Last year Walmart launched an aggressive promotional campaign that claimed it had better prices than some of its competitors. This campaign was launched last spring in 31 U.S. cities in an effort to regain market share and its reputation as the low price leader. The ads generated a 1.2% boost in same store sales. Walmart states that because of the reality show style of filming, the ads can be filmed on Tuesday and launched on Thursday delivering powerful, current, and targeted messages.
Walmart boldly named these retailers in its advertisements, including: Toys R Us, Best Buy, and several regional supermarket chains. These retailers are outraged and many are claiming that Walmart ads cite inaccurate prices or are comparing different products with different specifications. Walmart, however, is standing behind their ads claiming, “We are confident on the legal, ethical, and methodological standards associated with our price comparison ads.”
Best Buy is suffering because of Walmart’s ads. During the holidays, a Walmart ad claimed that a Dell laptop cost an additional $251 at Best Buy. Best Buy says that it was comparing two completely different laptops and that Walmart was “basically comparing a Lexus to a Toyota.” Best Buy also offers price matching. Walmart’s promotional deal on the iPhone 5 cost Best Buy serious revenue when Walmart first launched its $150 iPhone 5 campaign.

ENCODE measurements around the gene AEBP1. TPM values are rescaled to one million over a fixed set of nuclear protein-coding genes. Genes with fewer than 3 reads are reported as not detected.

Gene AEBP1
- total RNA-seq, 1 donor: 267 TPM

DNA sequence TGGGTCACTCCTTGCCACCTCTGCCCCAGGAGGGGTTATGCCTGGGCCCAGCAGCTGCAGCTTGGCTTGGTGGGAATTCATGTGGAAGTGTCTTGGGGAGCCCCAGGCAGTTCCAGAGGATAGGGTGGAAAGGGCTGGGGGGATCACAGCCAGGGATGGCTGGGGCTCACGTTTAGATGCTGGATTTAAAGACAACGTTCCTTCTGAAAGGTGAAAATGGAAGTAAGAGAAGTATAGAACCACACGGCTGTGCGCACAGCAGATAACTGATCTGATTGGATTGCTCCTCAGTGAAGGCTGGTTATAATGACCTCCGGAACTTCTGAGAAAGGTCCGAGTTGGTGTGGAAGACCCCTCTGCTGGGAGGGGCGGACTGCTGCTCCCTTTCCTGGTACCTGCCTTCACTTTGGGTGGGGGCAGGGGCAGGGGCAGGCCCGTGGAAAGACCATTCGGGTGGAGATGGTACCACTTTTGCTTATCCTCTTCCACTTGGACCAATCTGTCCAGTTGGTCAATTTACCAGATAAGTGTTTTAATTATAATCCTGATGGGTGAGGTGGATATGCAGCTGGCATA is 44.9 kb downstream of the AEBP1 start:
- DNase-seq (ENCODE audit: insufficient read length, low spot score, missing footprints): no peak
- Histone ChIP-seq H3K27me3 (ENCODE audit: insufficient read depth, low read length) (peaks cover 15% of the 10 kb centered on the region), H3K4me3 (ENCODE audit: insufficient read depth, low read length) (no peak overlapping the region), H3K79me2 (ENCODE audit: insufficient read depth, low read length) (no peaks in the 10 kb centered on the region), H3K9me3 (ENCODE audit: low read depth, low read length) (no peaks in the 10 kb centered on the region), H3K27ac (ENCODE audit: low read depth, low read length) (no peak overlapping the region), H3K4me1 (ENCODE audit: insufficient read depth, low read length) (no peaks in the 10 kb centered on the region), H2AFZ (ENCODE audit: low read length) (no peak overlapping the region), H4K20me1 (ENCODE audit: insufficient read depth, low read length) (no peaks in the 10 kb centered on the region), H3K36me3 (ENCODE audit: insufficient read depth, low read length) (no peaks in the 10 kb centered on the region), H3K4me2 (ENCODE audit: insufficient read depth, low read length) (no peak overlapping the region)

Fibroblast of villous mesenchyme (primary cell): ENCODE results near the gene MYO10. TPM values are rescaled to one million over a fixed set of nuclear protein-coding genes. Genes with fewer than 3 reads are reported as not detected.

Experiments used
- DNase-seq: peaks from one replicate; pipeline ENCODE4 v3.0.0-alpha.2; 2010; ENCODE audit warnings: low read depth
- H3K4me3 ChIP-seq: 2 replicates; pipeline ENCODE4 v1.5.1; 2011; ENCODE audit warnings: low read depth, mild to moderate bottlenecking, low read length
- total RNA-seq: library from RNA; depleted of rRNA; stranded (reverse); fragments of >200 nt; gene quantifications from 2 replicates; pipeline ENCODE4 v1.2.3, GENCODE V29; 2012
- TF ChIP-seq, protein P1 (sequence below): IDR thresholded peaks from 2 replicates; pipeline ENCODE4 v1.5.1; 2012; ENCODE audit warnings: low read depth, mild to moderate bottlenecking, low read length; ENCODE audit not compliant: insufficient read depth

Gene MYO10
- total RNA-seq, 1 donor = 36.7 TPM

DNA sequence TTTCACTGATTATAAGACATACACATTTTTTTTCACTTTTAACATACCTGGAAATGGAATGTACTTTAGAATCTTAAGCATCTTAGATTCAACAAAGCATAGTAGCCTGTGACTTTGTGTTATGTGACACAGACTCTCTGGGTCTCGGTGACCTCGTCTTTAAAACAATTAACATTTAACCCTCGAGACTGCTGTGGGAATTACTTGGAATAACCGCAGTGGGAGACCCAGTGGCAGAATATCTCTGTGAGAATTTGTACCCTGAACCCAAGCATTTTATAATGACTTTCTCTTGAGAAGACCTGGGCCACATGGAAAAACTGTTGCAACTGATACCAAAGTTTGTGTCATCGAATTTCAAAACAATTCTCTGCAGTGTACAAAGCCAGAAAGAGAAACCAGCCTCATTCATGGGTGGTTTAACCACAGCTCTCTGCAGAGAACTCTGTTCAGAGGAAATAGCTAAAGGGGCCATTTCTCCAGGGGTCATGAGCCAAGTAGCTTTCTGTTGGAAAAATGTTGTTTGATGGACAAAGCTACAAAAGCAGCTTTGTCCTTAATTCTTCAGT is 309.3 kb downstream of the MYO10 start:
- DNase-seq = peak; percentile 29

Toys R Us is seeking legal repercussions for Walmart’s advertising citing inaccurate prices on toy kitchens, dolls, and electric scooters. Publix, a southeastern supermarket chain, has begun running ads with taglines that read, “Walmart doesn’t always the lowest price.” Pick ‘n Dave, a Midwestern supermarket chain is targeting Walmart with ads that state, “If you’d rather feed your family good food made fresh instead of just cheap food, there’s no comparison to Pick ‘n Save.”
Retail analysts suggest that a pricing war is underway and that Walmart is desperately trying to get back the pricing discipline and reputation it was once famous for.
1. What is Walmart doing to irritate its competitors?
2. Are Walmart’s actions defensible from a legal or ethical perspective?
SOURCE: Ann Zimmerman and Shelly Banjo, Wall Street Journal, January 3, 2013